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man's story, but, as soon as it was concluded, fixed his eyes on the countenance of the youthful guest, in whom he felt so greatly interested. The three remained together till Rabbi Abraham had returned thanks, when Zinzendorf took the young man with him; and, as they wandered together under the shade of the trees, their hearts were opened to each other, and a deep affection sprung up from that day.

And who was the young stranger? It was John Caspar Horst afterwards preacher of Sindheim-a man full of ar

dent love to the Saviour, and one whose memory--still living-is blessed. At the period of our story he was a candidate for the ministry, and subsequeatly offered himself as a missionary to the Jews. He spoke Hebrew with equal facility with his mother-tongue, and was well versed in rabbinism. In society he was timid and retiring, with a very humble opinion of himself; but in the pulpit was full of fire, aná without fear of man. His memory will not quickly be forgotten.-The Churchman's Monthly Penny Magazine.

W. B.



Strawson, Miss

090 East Cowes
£ 1. d.
Thomas, Mrs.
0 12 4 Fareham

• 0 14 6 A Friend at Cullompton 0 2 6

Travil, Mr.

1 0 0

• 1 2 3 A lover of Israel and Israel's

0 10 0 Gravesend

· 090 Redeemer

2 0 0
W. W.

. 03 0 Hackney Gravel Pite . 20 3 3 Anonymous

0 10 0
Wige, Mrs.
0 10 6 Hammersmith

. 15 3 4 Alliot, Rev. R , li.d. 1 1 0 Wig Mre.

0 5 0 Hull

. 14 14 0 Bennett, Mr. G.

0 5 0
Wilson, Mrs.
060 Lavenham

1 150 C.M.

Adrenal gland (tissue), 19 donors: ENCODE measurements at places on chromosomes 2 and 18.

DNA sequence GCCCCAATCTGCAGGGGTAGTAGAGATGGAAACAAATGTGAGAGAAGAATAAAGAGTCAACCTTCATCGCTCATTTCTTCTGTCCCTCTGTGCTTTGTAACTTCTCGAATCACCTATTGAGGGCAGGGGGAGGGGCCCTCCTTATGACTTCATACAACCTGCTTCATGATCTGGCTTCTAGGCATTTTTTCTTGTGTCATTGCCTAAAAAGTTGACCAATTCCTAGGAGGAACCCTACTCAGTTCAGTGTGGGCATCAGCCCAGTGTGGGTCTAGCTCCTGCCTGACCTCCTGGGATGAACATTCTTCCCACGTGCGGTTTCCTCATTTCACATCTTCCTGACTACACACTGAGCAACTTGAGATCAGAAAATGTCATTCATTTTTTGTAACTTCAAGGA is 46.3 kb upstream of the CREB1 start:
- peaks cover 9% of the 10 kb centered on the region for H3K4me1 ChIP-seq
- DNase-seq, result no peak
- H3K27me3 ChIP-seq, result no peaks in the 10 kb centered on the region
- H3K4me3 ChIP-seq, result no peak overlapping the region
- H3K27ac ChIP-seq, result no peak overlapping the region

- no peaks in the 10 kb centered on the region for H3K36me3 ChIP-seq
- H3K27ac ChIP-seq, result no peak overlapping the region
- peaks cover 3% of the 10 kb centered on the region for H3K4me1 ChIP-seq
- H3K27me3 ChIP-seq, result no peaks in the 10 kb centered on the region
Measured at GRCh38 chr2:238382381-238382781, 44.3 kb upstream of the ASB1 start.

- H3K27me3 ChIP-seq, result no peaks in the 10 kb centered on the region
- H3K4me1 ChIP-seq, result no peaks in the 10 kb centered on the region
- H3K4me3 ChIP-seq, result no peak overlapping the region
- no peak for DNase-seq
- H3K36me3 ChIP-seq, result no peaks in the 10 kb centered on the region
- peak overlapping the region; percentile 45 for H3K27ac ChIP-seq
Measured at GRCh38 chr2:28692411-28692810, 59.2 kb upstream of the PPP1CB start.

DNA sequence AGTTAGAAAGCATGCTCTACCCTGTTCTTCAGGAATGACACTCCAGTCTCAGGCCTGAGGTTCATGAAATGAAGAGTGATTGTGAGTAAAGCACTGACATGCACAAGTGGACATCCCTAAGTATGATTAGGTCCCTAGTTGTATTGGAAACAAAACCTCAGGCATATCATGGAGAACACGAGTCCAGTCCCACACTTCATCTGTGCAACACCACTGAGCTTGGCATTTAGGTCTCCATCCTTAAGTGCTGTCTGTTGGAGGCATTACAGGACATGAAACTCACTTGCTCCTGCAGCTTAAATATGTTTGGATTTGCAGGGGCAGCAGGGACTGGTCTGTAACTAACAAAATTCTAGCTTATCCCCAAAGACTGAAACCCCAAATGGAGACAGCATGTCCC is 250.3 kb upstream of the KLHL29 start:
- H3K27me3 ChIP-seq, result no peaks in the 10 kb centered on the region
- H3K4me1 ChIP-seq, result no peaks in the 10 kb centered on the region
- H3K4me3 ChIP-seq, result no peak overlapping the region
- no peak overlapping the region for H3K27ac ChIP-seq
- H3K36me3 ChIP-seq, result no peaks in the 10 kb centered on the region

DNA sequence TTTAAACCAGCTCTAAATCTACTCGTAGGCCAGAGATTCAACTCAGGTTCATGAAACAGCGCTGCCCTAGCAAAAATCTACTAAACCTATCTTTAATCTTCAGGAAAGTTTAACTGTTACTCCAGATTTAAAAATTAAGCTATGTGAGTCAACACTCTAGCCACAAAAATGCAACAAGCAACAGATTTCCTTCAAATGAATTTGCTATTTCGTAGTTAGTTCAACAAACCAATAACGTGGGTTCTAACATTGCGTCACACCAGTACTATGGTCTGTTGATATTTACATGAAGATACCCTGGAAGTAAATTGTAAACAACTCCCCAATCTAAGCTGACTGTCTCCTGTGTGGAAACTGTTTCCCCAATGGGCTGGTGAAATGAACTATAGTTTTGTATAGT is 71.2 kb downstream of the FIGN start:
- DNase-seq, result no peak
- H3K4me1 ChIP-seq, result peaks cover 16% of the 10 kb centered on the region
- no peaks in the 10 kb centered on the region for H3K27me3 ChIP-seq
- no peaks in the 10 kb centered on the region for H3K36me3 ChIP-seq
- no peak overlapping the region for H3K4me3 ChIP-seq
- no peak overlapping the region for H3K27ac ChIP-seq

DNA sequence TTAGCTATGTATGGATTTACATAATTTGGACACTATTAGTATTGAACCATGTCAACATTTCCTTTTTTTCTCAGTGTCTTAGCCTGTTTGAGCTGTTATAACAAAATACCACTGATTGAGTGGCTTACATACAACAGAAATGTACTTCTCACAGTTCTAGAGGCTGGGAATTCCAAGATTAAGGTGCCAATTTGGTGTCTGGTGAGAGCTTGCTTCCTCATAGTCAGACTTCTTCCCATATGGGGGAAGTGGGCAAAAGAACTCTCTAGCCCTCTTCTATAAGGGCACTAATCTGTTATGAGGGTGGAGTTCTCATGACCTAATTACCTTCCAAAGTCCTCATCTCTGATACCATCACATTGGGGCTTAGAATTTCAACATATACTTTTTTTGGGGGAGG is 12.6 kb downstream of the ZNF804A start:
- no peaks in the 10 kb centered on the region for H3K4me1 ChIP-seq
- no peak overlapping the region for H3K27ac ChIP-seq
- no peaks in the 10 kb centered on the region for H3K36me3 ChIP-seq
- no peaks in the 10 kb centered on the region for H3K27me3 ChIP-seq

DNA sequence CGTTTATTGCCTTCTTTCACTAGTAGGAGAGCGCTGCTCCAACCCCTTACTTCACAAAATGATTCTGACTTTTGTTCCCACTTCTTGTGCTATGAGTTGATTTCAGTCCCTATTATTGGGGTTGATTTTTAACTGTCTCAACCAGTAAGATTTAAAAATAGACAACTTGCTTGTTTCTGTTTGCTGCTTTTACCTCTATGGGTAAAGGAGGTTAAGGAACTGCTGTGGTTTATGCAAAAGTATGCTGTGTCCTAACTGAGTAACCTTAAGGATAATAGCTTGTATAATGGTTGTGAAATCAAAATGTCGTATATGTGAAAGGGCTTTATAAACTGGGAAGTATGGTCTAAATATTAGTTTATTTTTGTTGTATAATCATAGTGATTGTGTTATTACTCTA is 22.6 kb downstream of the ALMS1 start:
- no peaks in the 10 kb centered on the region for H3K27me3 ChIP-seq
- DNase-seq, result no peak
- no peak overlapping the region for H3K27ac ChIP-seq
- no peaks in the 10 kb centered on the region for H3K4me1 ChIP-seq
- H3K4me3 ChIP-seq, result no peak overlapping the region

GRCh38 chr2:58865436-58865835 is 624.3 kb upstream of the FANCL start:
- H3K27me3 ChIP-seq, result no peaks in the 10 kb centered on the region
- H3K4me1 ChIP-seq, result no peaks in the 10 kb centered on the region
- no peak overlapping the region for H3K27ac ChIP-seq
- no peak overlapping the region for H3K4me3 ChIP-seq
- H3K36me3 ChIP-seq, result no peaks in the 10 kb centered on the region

3 0 0
Young, Miss
0 2 6 Leeds

. 18 00 Campbell, Rev. W. and Mrs. i 0

Liverpool. U.P. Missy. Socy. 8 0 0 Child, Mrs. J.

0 5 0
Lyme Regis

. 100 Daniels, Mr. . 0 5 0


6 107 Dankin, Mrs.

2 0 0
The late Mrs. Davidson . 50 00

Ehrenzeller, F. Esq.

• 6 15 0 . 10 The late Misg Butler

8 00

ew Park Street Chapel 0 5 Fitzgerald, J. Esq. • 2 0 0 The late Mr. C. Hancock .45 0 0

Newport (Isle of Wight) • 1 10 8 Fysh, Miss 2 00

Pembroke Fish, Miss E. 2 0 0 ASSOCIATIONS, COLLECTIONS,

• 3 1 10 ETC. Royston

• 1146 Gairdner, Collected by Miss 2 8 10 Freemreon's Hall. Collec.

Sowerby Bridge
Good, Rev. A.

0 10 6
tion after Annual Meeting 13 13 10 Stockton-on-Tees.

• 1 12 7 Good, Mrs. 0 10 6 Poultry Chanel. Collection


2 6 8 Goring, Sir II. D., Bart. 5 00 after Annual Sermon, by

Trinity Chapel, Edgware-rd. ? 194 Grgury. Mrs. 0 7 6 Rev, T. W. Aveling 8 48 L'xbridge

1 1 1 Harvard, Mrs. 0 10 0 Abergavenny

4 3 2 Ventnor

• 4 11 191 Hyde, Miss 050 Badock

1 2 6 Wellingboro.

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4 0 0 Wellington

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8 48 Westbury-on-Severn

• 7 60 Roake, Mrs. 100 Blackheath

2 3 10 Westminster Chapel

• 4 6 10 Smith, Miss M. 10 0 0 Bo-ton

8 19 1 Witham Stee e, Miss 2 17 Curliff, A Friend :

3 00 Woolwich Stewart, Miss 0 10 0 Coverdale Chapel. 4 6 6 Wycliff. Chapel

. 1 18 6


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Notices, &c. ANNUAL REPORT.-We very much regret the omission of the following in the List of Contributions:-Bridport (Treasurer, T. Beach, Esq.; Secretary, Miss Hussey): Subscriptions and Donations, £6 58. 10d. ; Collection, £1 16s. 6d. Total, £8 28. 4d. And also that in the account of Bolion, the amount stated at £34 16s. Od., instead of £38 16s. 4d.